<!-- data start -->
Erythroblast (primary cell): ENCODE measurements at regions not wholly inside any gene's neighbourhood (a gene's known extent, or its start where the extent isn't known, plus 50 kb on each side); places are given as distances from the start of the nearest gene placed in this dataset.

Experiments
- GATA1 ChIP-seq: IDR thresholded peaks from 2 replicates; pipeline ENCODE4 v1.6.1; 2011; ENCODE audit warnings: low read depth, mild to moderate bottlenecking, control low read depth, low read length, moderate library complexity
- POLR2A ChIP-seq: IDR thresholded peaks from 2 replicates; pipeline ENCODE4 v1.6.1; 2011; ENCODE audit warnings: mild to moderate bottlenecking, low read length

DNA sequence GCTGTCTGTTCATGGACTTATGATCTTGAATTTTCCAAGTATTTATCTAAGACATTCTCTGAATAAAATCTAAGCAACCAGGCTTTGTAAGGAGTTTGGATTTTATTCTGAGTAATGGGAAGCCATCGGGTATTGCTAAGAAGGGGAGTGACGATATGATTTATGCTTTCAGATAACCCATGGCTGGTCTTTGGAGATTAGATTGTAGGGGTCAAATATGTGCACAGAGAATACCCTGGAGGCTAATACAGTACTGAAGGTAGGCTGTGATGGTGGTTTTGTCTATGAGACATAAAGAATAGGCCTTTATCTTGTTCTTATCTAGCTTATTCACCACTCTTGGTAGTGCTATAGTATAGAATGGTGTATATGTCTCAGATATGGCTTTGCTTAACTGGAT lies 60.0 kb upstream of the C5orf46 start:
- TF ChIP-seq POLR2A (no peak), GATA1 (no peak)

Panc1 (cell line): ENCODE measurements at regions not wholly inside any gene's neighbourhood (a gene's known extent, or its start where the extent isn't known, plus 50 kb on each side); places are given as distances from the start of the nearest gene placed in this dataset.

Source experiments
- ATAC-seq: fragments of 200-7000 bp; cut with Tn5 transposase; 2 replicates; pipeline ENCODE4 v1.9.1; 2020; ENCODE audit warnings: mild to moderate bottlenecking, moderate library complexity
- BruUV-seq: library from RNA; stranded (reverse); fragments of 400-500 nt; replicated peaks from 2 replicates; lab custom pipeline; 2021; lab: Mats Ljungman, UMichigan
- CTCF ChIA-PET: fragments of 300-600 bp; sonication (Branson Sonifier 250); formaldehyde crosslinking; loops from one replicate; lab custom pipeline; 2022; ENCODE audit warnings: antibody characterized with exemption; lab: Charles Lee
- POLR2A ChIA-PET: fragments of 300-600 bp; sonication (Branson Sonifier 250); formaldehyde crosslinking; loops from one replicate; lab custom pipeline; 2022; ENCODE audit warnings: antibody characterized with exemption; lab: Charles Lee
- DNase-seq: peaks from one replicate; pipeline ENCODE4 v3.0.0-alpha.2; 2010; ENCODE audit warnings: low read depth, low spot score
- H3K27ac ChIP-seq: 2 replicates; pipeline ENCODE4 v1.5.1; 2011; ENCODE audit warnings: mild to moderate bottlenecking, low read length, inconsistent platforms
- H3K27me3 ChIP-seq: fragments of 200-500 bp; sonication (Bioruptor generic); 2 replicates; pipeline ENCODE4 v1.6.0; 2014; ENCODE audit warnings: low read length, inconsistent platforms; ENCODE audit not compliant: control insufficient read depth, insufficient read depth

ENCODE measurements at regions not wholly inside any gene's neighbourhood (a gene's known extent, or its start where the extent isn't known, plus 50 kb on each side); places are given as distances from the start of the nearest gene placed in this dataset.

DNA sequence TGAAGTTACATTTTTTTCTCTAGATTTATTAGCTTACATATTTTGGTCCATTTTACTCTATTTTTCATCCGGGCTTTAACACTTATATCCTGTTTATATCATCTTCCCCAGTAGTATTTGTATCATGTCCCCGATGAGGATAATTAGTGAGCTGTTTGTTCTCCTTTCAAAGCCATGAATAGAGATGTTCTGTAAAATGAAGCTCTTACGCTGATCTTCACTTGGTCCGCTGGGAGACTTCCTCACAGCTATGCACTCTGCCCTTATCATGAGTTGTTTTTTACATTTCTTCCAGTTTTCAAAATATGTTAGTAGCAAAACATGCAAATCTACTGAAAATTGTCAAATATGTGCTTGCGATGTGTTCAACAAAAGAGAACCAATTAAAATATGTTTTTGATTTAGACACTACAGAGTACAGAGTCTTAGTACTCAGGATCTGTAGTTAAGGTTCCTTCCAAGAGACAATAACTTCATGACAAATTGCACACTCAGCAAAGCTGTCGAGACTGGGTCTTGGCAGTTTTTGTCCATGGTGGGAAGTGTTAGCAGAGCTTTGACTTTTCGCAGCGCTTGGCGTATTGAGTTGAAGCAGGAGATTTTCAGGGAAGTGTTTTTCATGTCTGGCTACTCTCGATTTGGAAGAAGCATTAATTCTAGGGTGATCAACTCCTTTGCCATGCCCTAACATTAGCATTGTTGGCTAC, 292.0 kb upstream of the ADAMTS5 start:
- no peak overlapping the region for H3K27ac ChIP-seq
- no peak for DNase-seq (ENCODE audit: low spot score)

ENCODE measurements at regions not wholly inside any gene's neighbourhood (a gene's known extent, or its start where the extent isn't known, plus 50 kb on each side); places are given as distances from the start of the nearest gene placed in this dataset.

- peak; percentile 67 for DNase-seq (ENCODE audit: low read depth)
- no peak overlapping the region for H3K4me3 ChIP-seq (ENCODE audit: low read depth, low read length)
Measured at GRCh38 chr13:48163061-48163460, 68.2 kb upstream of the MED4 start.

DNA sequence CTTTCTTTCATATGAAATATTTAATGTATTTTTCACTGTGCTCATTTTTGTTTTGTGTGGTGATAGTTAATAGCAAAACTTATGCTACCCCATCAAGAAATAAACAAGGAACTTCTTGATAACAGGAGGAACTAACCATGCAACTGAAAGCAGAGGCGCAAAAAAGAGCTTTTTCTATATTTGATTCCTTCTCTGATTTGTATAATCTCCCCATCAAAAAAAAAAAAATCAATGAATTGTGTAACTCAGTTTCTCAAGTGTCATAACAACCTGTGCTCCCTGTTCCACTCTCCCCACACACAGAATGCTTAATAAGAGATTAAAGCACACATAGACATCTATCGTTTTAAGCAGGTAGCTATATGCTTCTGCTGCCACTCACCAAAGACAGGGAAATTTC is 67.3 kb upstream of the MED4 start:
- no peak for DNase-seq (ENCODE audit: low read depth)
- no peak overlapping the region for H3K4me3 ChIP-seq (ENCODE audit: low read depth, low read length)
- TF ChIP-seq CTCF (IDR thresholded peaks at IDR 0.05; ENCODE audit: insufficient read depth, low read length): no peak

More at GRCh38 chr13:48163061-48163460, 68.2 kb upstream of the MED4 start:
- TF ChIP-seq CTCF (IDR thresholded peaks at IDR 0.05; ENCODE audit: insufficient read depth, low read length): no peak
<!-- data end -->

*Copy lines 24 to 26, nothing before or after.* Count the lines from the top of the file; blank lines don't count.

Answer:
DNA sequence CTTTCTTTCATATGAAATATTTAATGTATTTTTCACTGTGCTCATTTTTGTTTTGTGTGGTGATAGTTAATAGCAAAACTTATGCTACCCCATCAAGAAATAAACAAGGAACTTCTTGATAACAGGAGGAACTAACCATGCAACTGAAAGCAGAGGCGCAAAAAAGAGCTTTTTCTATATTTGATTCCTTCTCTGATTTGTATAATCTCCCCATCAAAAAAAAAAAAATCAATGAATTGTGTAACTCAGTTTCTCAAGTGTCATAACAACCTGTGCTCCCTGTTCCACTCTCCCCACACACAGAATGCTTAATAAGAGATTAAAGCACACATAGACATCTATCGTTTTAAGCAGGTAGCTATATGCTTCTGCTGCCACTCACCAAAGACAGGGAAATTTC is 67.3 kb upstream of the MED4 start:
- no peak for DNase-seq (ENCODE audit: low read depth)
- no peak overlapping the region for H3K4me3 ChIP-seq (ENCODE audit: low read depth, low read length)